The history-making first black superhero arrives onscreen.

Credit: Michael Muller

Black Panther is no joke.

It’d be easy to snark about how Captain America and Iron Man were barely managing to hold their alliance together until a certain black cat crossed their path, but the truth is – they both want him on their side.

Black Panther commands respect. (And you definitely don’t want him against you.)

The historic first black comic book superhero will be getting his own stand-alone movie in February 2018, but we’ll first encounter Chadwick Boseman’s warrior-prince on May 6 in the clash between heroes in Captain America: Civil War.

Panther is a key figure in the conflict between Chris Evans’ Cap and Robert Downey Jr.’s Iron Man, and his allegiance is in flux — although he’s got serious issues with Sebastian Stan’s Bucky Barnes, a.k.a. the Winter Soldier, which steers him alongside the man in the iron mask.

While Tony Stark is known for flooding the zone with wisecracks, Black Panther isn’t fooling around.

“He’s definitely not the life of the party in this instance,” says Boseman, who won the role last October. “I think this is something true of the comic book character and the movie. You never quite know where he stands. There’s always a bit of concealing and mystery. So I think mysterious is more his boat. Not to say there’s not charm and he can’t be a ladies’ man and all that. It’s more like if there is humor, it’s more like James Bond.”


Credit: Marvel

For the uninitiated, Black Panther, whose real name is T’Challa, is a prince from the fictional African nation of Wakanda, a technologically advanced nation that’s home to the world’s largest natural supply of vibranium — the same malleable-yet-indestructible metal that comprises Cap’s shield. Black Panther is not just a badass secret identity; in the comics it is a title passed down through the generations of rulers.

The character was first introduced in Fantastic Four #52 in July 1966, at a time when black characters in general were few and far between in comic books – and ones treated with the awe and admiration reserved for white heroes were even more rare.

Anthony Mackie’s Sam Wilson, a.k.a. Falcon, may have come first in the movie timeline, but Panther cleared the way for that character in print – along with other black superheroes like Luke Cage, Storm, Misty Knight, and more recently, Miles Morales, who took on the mantle of Spider-Man in Marvel’s “Ultimate Universe.”

Next spring, around the time the character makes his screen debut, Marvel Comics will publish a new Black Panther comics series written by Ta-Nehisi Coates, the journalist whose book, Between the World and Me, a missive to his own son about living as a black man in the United States, recently won the National Book Award for Nonfiction.

So, even in real life, Black Panther has a powerful legacy — and one that’s still growing.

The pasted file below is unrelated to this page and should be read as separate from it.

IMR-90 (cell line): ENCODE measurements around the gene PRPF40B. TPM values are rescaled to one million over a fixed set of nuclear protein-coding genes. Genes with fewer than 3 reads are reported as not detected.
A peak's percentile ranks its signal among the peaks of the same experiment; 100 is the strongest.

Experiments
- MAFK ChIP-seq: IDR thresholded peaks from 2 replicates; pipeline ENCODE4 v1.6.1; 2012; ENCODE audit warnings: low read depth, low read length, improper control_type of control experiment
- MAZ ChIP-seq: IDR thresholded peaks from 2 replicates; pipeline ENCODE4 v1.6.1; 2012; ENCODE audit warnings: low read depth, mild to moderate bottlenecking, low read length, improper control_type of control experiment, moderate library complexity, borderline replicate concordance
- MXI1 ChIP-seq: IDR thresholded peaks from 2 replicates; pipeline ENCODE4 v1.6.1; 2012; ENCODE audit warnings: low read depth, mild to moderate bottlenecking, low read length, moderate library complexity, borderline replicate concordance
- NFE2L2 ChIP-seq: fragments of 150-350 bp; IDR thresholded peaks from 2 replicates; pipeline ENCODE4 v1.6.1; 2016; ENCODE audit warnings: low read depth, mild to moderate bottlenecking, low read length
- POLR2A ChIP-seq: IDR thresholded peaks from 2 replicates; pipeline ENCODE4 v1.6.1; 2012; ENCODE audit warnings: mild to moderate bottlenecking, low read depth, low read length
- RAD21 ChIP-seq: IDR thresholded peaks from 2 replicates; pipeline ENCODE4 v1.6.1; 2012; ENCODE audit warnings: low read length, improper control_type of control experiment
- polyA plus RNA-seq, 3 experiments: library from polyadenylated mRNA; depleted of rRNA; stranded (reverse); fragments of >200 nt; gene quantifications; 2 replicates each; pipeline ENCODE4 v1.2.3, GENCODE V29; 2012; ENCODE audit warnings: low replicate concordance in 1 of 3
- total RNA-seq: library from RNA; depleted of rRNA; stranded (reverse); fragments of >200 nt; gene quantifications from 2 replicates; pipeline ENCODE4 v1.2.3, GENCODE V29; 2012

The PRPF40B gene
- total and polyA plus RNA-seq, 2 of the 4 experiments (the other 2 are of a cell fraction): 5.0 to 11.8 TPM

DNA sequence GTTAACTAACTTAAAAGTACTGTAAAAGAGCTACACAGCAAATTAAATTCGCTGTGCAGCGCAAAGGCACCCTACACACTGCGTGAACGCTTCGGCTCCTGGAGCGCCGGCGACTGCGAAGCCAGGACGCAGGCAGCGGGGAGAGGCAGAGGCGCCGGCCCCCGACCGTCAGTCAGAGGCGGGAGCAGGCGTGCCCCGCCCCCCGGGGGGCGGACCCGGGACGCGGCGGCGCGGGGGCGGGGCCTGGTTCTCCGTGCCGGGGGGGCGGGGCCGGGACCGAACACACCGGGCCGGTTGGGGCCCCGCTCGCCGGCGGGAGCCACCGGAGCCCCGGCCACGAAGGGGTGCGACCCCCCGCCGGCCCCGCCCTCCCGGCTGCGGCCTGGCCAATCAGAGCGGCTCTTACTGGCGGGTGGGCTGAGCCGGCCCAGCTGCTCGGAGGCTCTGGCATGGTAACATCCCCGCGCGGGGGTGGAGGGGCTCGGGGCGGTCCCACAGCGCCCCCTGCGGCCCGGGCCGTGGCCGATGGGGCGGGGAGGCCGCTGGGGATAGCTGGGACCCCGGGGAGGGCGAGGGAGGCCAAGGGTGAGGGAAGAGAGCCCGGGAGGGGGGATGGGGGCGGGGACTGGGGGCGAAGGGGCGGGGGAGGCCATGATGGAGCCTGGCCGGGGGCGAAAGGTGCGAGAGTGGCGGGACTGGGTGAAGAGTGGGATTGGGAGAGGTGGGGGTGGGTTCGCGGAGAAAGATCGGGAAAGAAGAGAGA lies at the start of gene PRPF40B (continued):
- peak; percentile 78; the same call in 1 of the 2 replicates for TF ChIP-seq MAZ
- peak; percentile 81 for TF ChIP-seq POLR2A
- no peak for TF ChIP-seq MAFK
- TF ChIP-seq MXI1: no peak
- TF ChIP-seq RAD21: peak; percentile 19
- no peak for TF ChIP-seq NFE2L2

The movie has a lot to live up to.



In Civil War, T’Challa is drawn into the conflict between Cap and Iron Man that arises from the Sokovia Accords, which were enacted by world leaders after the events of Avengers: Age of Ultron as a way to mandate control over those with “enhanced abilities” who say they only want to do good for the world.

“There definitely is a sort of tradition that he’s torn between, in terms of how things were done in the past and how things need to happen now in this new world,” says Boseman, who’s best known for playing James Brown in Get On Up and Jackie Robinson in 42. “I think there’s perhaps a bit of a maverick there, and then there’s also a need to live up to traditions and his father’s legacy. And not even his father’s legacy, but the entire nation of Wakanda. I think those are the things you will see.”

Under different circumstances, Steve Rogers, another warrior whose very identity represents his country, might find common ground with Panther.

“I love our scenes together because I do think they feel a sense of responsibility. I think they’re both very selfless people,” Evans says. “They want the right thing, no one’s irrational, no one has an inflated ego.” (That’s got to be a dig at Iron Man, by the way.) “They’re family-first people,” Evans says. “I think outside of the suits we’d be friends, Steve and T’Challa.”

Kevin Feige, the president of Marvel Studios and creator of the interlocked series of movies (Civil War is No. 13, for those keeping track), says Panther was added to the story ahead of his solo-movie debut because Civil War needed someone who had his own agenda, who was a third party separate from the factions that aligned themselves behind Captain America and Iron Man.

“We kept talking about ‘somebody like Black Panther …’ After the third or fourth time that came up in a development meeting, someone said, ‘Can’t we just do the Black Panther?’ And we all looked at each other and said, ‘Yeah, I guess we could,’” Feige says. “We introduce him here, give him an arc, and make him a full character. We don’t just give him a cameo, to wave. He has his own conflict and his own people that he’s looking out for.”

Executive producer Nate Moore calls T’Challa “the undecided voter”: “He’s someone who hasn’t necessarily made up his mind about either side and whose agenda isn’t exactly what Cap’s agenda or what Tony’s agenda is. And I think that brings him into conflict weirdly with both characters at different times in the film. He is the prince of an African nation that has so far stayed very much sort of in the shadows. And eventually the film will draw him and his father out of the shadows.”